Humanitarian and Development
Ngalègne (Sahel), Senegal
Thomas Le Beux
15,000 euro to the Selection Committee at 2005/12/06 Project leader Diapo Senegal
« This project combines three very positive aspects: it has an outreach component consisting of teaching new farming techniques, it will create jobs in the short term and it will significantly improve local water resources. »
Orchards to promote rural development... a few decades after development of a number of major fruit-growing regions in Southern Europe (including France), the idea is gaining ground in the Sahel region. In the Fatick region of Senegal (approximately 200 km from Dakar), for instance, Diapo Sénégal is keen to help people living in the village of Ngalègne combat rural flight by developing a profitable and sustainable agricultural activity, i.e. cultivation of fruit trees (mangoes and cashew nuts). It plans to plant 10,000 trees on approximately 80 plots of land, which will then be handed over to the villagers. To ensure that its plans take root, a number of complementary ideas have sprung up around the initial project.
Efficient watering system and creation of jobs
Thanks to a technique developed by a French agricultural expert living in the country (who has already successfully planted 135,000 fruit trees), the watering system will make very sparing use of water: no more than 3 liters of water per plant per week during the first two years. The trees will be planted by a company with a proven track record.
Another strong point: the villagers will immediately be trained in fruit-growing techniques by the Keur Moussa agricultural training center, which has solid experience in the field. In the medium term, it will create jobs for people who are keen to take responsibility for the new activity.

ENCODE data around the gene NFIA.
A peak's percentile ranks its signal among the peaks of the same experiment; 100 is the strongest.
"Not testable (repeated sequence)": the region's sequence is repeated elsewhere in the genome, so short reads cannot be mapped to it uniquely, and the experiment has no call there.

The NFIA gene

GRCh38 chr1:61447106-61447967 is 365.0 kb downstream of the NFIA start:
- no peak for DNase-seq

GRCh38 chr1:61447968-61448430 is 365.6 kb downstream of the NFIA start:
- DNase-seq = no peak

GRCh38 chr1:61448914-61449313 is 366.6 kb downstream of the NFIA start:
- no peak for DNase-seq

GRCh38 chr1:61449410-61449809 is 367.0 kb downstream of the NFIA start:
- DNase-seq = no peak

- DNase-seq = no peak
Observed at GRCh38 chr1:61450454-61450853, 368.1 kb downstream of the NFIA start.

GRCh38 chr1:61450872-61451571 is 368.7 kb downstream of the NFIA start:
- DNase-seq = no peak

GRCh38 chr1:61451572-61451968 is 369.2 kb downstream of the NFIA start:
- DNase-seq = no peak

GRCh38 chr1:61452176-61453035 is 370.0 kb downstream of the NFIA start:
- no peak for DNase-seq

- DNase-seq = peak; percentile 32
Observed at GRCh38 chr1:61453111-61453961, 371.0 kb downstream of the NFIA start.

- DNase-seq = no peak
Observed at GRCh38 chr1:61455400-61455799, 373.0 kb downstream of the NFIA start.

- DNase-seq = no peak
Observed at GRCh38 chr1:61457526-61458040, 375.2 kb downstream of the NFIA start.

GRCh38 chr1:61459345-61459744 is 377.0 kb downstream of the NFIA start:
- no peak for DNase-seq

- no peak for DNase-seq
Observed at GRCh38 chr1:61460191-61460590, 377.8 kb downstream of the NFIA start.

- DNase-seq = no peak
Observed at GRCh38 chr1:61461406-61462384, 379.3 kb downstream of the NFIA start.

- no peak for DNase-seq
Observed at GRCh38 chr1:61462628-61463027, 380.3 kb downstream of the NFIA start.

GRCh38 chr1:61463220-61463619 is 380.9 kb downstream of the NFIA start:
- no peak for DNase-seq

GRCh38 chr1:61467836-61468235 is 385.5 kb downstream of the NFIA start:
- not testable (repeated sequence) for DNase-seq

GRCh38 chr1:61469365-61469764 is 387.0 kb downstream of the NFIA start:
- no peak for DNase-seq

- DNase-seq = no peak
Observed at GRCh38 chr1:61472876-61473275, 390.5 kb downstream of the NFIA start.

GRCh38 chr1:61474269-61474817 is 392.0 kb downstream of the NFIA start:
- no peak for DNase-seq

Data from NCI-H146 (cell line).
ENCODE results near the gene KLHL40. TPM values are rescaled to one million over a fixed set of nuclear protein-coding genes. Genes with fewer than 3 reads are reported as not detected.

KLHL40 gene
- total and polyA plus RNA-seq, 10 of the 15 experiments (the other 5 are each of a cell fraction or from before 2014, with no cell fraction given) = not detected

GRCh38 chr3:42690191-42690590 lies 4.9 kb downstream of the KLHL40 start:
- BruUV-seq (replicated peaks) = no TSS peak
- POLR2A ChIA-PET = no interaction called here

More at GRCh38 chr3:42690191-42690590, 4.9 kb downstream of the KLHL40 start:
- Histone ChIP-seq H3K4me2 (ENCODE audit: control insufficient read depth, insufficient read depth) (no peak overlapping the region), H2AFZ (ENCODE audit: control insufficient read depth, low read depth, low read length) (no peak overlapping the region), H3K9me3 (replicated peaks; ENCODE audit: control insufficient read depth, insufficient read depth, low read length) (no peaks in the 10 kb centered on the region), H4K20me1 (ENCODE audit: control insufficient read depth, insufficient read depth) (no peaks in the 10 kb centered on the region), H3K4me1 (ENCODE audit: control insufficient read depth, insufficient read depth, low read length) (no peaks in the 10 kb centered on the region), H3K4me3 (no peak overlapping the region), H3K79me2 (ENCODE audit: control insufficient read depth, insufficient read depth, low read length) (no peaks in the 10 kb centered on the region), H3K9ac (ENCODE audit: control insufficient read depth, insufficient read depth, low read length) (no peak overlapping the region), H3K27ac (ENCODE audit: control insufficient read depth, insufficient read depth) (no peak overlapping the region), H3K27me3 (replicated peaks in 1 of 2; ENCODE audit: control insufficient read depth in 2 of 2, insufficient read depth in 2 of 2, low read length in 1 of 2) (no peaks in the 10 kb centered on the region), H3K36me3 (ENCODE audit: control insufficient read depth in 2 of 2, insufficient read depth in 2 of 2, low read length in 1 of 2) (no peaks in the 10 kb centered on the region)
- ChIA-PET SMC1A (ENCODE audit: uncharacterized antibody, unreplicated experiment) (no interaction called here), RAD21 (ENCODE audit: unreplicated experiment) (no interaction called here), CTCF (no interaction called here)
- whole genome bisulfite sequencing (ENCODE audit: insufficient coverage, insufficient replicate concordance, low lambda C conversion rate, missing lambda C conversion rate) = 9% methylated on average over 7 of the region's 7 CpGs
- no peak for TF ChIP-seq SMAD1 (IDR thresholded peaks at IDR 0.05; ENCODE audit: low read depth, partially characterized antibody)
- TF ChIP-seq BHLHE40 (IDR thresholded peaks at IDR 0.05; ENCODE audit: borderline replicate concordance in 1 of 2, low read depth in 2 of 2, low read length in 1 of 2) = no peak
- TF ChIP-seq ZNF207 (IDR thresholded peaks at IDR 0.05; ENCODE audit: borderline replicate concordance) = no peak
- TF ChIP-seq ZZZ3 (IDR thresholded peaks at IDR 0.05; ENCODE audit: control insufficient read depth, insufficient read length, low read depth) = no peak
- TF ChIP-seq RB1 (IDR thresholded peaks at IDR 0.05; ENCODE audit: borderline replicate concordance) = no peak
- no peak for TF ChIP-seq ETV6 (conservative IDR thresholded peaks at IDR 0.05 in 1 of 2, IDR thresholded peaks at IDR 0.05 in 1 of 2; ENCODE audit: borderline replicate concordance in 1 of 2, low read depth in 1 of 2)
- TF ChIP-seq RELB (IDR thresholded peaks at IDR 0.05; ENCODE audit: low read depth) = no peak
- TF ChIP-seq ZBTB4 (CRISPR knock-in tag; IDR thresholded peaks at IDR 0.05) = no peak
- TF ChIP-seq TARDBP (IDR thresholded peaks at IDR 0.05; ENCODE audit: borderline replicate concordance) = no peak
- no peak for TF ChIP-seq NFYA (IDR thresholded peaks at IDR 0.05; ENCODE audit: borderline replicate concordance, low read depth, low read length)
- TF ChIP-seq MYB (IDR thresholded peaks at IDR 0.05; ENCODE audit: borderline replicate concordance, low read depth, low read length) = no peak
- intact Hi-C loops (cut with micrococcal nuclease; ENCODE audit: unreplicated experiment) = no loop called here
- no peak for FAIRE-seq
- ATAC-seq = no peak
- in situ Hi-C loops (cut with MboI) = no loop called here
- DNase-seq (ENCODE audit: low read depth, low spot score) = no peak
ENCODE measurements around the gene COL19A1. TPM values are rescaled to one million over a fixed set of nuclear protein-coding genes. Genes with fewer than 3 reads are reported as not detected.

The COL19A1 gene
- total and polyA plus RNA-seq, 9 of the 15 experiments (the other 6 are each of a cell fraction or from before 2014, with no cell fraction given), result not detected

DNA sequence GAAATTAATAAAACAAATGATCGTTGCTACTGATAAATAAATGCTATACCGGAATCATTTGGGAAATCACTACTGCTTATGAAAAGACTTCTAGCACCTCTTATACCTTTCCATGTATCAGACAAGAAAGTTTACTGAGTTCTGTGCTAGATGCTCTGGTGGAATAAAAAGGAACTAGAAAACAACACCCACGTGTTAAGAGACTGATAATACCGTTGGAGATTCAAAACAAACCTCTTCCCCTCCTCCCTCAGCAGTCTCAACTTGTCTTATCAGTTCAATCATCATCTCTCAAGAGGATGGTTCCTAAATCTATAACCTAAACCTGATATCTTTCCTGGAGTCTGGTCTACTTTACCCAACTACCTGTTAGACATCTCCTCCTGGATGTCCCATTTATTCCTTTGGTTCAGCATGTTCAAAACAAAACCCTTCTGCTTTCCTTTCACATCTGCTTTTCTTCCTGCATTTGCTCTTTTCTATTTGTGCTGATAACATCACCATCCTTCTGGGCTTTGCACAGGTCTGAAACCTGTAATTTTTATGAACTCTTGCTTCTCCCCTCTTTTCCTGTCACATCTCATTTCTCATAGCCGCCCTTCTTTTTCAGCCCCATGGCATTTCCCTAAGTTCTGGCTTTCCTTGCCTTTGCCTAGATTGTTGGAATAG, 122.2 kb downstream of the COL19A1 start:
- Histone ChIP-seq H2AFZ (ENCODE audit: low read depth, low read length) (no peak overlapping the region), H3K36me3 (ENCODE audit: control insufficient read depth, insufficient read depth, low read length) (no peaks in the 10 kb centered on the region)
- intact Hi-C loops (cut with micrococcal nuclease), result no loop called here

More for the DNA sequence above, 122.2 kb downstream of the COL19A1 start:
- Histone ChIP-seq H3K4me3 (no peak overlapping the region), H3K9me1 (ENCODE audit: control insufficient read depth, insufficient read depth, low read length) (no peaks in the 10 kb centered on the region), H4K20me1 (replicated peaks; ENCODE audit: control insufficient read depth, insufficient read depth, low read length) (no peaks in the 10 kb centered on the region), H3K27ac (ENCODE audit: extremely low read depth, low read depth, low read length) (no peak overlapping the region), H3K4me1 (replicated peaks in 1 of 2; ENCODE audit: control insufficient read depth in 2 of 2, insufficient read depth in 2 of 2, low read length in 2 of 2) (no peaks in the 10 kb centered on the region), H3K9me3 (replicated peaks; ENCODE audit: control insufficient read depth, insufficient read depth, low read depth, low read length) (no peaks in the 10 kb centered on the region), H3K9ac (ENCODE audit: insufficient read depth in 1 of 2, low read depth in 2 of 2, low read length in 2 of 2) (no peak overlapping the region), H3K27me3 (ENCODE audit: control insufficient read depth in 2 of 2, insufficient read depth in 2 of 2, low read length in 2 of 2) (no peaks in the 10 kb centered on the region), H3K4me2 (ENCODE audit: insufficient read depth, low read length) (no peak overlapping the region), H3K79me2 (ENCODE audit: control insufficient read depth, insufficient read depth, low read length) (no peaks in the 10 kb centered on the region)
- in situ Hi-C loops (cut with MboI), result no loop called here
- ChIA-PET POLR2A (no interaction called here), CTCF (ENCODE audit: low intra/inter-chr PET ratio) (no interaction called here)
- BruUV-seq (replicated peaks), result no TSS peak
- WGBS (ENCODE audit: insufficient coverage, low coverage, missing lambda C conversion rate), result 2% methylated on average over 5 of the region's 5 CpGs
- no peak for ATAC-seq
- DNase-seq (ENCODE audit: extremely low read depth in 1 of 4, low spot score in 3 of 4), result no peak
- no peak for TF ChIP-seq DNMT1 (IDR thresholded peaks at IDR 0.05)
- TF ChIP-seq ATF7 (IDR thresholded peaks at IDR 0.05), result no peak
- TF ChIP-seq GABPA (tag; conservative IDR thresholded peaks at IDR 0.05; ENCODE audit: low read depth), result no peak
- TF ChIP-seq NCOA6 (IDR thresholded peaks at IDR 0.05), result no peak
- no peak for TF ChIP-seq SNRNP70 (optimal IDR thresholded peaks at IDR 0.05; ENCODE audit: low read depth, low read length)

Finally, as well as local consumption (a welcome nutritional supplement for the population), Diapo Sénégal, in collaboration with CIRAD*and a local company, is thinking about possible outlets for the fruit: production of dried mangoes, jams and jellies, fruit juices,
etc. An agronomy student at the Nancy Agricultural College has agreed to undertake a six -month assignment in the region to explore the feasibility of all these different avenues.
The 15,000 euro grant approved by the Veolia foundation will supplement the funds already collected to get this new program up and running.
Launched at the end of December 2005, the Diapo Senegal Project proceeded to take root throughout the year 2006. By early 2007, 2050 fruit trees and 1000 cassava plants had already been purchased. These first acquisitions were designed to benefit the first six families, on an equal number of plots. This approach will be pursued for several months more, to reach a total of 10 000 units planted. While awaiting the first harvests...
*Cirad: Centre for International Cooperation in agronomic research for Development.